I think, if I had the choice, I would go back to SeaWorld and Old Town again and again. Kissimmee is well situated for all the parks including Disney World but for young children SeaWorld was just the right amount of space and excitement.
Guest Blog on Sarah J.R. Smith’s Blog
Today you can find my latest article/guest blog on Sarah J.R. Smith’s blog. Feel free to comment at the link below.
I’ve become friends with some rather amazing fellow Young Adult authors lately. You’ll find guest posts and interviews with them here over the next few weeks.
I’m so pleased to have YA author Amy McGuire as my guest today!
Amy McGuire is the youngest daughter of missionary parents. Because of her father’s job as a pilot pastor and her mother’s job as a nurse she traveled a lot and has gained a rich knowledge of the world around her. Shortly after learning how to handle a pencil, Amy began to write poetry and stories. She loves romance and her first published book is young adult romance, set on the coast of British Columbia, with a brief foray into Quito, Ecuador. A stay at home mom of a sweet little girl and wife of a youth pastor, Amy lives in Toronto and dreams of someday becoming a renowned novelist. Or at the very least, having her books read and enjoyed by many women seeking a good, clean read that will whisk them away into the land of romance and possibilities.
So, without further ado, here’s the lady herself!
I have been asked by several people why I write for young adults. This is not as easy a question to answer as one might think. When I sat down to write The Hope Valley Saga, of which The Heart’s Discovery is Book One, I wasn’t thinking along any particular ‘genre lines’. As I spun my tale though, it quickly became apparent that with my main characters being only fourteen and fifteen at the outset and fifteen and sixteen by the end of the book, that this fit neatly into the young adult genre. I confess that although I do not like the particular writing style of many young adult authors (first person point of view drives me a little bit crazy), I do enjoy getting lost in the stories. I think what draws me to a lot of young adult stories and romance is the idea that I’m kind of reliving my teen life through them; a bit of vicarious living if you will. I remember my teen years fondly, despite the bumps and bruises my heart and ego took. There is something about the innocent ‘first love’ that a lot of teenagers in the books I read experience that captures me again and again. It reminds me of what it was like to enjoy those heart palpitations, longings to see my ‘crush’ again and the overall giddiness of knowing a guy I liked, liked me back. I guess, in light of my good memories and enjoyment of young adult novels in general it was the most natural thing in the world for me to start writing young adult romance.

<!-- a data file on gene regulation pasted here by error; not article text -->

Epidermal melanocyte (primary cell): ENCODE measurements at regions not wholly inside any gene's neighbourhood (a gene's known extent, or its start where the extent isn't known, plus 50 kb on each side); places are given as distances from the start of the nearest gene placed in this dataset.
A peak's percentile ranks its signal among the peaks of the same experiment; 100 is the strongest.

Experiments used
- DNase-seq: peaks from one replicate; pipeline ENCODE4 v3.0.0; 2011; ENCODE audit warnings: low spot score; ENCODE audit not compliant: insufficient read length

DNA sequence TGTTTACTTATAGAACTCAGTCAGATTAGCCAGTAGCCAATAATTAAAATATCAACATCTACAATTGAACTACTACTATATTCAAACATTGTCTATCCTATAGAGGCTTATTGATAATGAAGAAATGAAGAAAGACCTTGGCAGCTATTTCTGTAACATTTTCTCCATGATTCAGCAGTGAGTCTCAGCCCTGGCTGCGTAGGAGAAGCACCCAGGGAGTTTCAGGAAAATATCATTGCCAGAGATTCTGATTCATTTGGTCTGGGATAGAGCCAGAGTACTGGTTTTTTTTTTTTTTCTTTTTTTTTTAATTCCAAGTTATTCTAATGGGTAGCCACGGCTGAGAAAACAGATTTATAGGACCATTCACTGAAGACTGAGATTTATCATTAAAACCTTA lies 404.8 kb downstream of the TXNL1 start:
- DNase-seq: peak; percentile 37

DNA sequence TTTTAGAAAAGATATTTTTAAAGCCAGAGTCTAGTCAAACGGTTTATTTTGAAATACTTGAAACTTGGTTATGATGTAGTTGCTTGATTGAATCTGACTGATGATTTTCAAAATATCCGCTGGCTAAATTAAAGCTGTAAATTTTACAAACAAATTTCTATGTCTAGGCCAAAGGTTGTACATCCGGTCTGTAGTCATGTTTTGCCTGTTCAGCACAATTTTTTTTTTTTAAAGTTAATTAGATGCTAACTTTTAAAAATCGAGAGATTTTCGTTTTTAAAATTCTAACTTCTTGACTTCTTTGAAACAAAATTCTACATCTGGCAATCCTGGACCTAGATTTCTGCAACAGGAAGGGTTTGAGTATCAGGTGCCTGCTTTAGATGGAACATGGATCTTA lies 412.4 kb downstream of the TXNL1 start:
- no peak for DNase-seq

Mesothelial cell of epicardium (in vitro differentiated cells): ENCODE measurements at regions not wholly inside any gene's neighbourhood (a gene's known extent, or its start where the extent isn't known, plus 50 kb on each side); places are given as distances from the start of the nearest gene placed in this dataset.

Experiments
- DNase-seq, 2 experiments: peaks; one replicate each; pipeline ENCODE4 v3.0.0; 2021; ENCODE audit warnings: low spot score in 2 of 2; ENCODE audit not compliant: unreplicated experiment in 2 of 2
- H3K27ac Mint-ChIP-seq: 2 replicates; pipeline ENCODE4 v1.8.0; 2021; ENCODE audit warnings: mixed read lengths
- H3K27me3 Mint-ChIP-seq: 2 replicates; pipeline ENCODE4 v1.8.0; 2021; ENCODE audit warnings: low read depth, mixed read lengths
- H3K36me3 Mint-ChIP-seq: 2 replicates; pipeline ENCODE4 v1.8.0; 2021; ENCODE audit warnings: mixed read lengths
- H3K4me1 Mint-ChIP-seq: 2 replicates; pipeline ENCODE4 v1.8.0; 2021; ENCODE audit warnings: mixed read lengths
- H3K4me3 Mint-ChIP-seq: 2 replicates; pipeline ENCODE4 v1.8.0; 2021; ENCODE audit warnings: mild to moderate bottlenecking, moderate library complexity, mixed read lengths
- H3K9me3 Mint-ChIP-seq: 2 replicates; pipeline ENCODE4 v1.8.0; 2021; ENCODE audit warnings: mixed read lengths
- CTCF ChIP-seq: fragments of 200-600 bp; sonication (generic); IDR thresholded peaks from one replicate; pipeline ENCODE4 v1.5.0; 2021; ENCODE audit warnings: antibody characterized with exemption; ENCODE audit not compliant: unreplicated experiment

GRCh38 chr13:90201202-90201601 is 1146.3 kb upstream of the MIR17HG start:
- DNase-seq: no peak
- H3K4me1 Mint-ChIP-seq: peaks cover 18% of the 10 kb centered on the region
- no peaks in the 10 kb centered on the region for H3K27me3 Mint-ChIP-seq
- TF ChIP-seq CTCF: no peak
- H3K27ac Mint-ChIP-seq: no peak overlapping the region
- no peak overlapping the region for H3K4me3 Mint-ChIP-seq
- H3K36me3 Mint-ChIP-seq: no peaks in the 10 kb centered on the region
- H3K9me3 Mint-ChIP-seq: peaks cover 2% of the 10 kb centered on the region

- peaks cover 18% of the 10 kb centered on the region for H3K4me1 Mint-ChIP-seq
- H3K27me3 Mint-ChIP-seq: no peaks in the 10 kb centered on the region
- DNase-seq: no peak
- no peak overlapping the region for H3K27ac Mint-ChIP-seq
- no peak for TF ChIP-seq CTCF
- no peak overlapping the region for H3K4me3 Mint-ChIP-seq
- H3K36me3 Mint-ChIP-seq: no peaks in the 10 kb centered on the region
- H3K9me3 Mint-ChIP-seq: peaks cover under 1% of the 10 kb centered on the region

What inspired me to write The Heart’s Discovery back in 2009? The tale stemmed from a conversation I had with an old friend. We were talking about our lives ‘way back when’ in what is my inspiration for Hope Valley; a tiny village in the Coastal Mountains of British Columbia by the name of Esperanza. Esperanza means Hope in Spanish and the idea of this little village nestled in a bit of a ‘valley’ between the ocean and the towering mountains gave birth to the name, Hope Valley. When I started writing, it was more of a form of therapy, as my daughter was not yet one-year-old and as a new mom I needed to take a break from time to time-to maintain my sanity. She took long naps in the afternoon and during those times I would sit and write until the thoughts had poured out onto paper. Back in early 2009 I took a notebook with me everywhere (this was in the days before I owned my nice lightweight netbook laptop) and wrote as ideas came to me. Rarely did they come in point form. I would find myself scribbling furiously on the bus while my daughter slept in the stroller beside me or napped in her crib at home as whole chapters and scenes poured forth. Leaning heavily on memories of my time in Esperanza as well as my background as a missionary kid with parents who moved around a lot, I wrote books one through three of the Hope Valley Saga and completed them in early 2010. I take inspiration from memories, experiences and the world around me. I know that with The Heart’s Discovery a lot of inspiration came from my time in Esperanza, but of course I added a lot of things that never happened to me or anyone I knew. My characters are all based loosely on people I knew during that time, but several characters came directly from my imagination as well. I loved writing The Heart’s Discovery and hope you or the teen in your life will enjoy it too.